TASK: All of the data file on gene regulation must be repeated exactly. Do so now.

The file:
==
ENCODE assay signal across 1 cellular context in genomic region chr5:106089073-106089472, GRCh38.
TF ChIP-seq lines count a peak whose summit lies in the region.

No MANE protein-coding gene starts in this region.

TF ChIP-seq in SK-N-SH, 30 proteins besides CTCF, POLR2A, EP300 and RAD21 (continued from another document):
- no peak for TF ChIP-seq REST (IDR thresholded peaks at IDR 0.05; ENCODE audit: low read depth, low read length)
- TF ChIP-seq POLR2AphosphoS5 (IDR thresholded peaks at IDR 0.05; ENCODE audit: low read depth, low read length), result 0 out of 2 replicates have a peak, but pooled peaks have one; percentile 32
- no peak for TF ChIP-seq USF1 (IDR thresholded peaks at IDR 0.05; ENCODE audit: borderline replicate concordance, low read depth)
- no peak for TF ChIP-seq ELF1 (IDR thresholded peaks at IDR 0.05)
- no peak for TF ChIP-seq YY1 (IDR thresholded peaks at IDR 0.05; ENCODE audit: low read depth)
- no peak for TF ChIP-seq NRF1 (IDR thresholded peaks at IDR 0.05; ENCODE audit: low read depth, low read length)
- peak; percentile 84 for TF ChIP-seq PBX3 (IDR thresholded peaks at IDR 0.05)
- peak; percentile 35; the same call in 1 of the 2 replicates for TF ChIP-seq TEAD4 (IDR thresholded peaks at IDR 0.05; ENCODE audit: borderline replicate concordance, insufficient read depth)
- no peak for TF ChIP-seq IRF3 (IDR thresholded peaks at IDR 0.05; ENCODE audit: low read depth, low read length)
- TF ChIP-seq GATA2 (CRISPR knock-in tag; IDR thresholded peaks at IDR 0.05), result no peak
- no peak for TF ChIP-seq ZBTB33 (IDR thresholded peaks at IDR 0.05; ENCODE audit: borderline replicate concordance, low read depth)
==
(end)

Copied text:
ENCODE assay signal across 1 cellular context in genomic region chr5:106089073-106089472, GRCh38.
TF ChIP-seq lines count a peak whose summit lies in the region.

No MANE protein-coding gene starts in this region.

TF ChIP-seq in SK-N-SH, 30 proteins besides CTCF, POLR2A, EP300 and RAD21 (continued from another document):
- no peak for TF ChIP-seq REST (IDR thresholded peaks at IDR 0.05; ENCODE audit: low read depth, low read length)
- TF ChIP-seq POLR2AphosphoS5 (IDR thresholded peaks at IDR 0.05; ENCODE audit: low read depth, low read length), result 0 out of 2 replicates have a peak, but pooled peaks have one; percentile 32
- no peak for TF ChIP-seq USF1 (IDR thresholded peaks at IDR 0.05; ENCODE audit: borderline replicate concordance, low read depth)
- no peak for TF ChIP-seq ELF1 (IDR thresholded peaks at IDR 0.05)
- no peak for TF ChIP-seq YY1 (IDR thresholded peaks at IDR 0.05; ENCODE audit: low read depth)
- no peak for TF ChIP-seq NRF1 (IDR thresholded peaks at IDR 0.05; ENCODE audit: low read depth, low read length)
- peak; percentile 84 for TF ChIP-seq PBX3 (IDR thresholded peaks at IDR 0.05)
- peak; percentile 35; the same call in 1 of the 2 replicates for TF ChIP-seq TEAD4 (IDR thresholded peaks at IDR 0.05; ENCODE audit: borderline replicate concordance, insufficient read depth)
- no peak for TF ChIP-seq IRF3 (IDR thresholded peaks at IDR 0.05; ENCODE audit: low read depth, low read length)
- TF ChIP-seq GATA2 (CRISPR knock-in tag; IDR thresholded peaks at IDR 0.05), result no peak
- no peak for TF ChIP-seq ZBTB33 (IDR thresholded peaks at IDR 0.05; ENCODE audit: borderline replicate concordance, low read depth)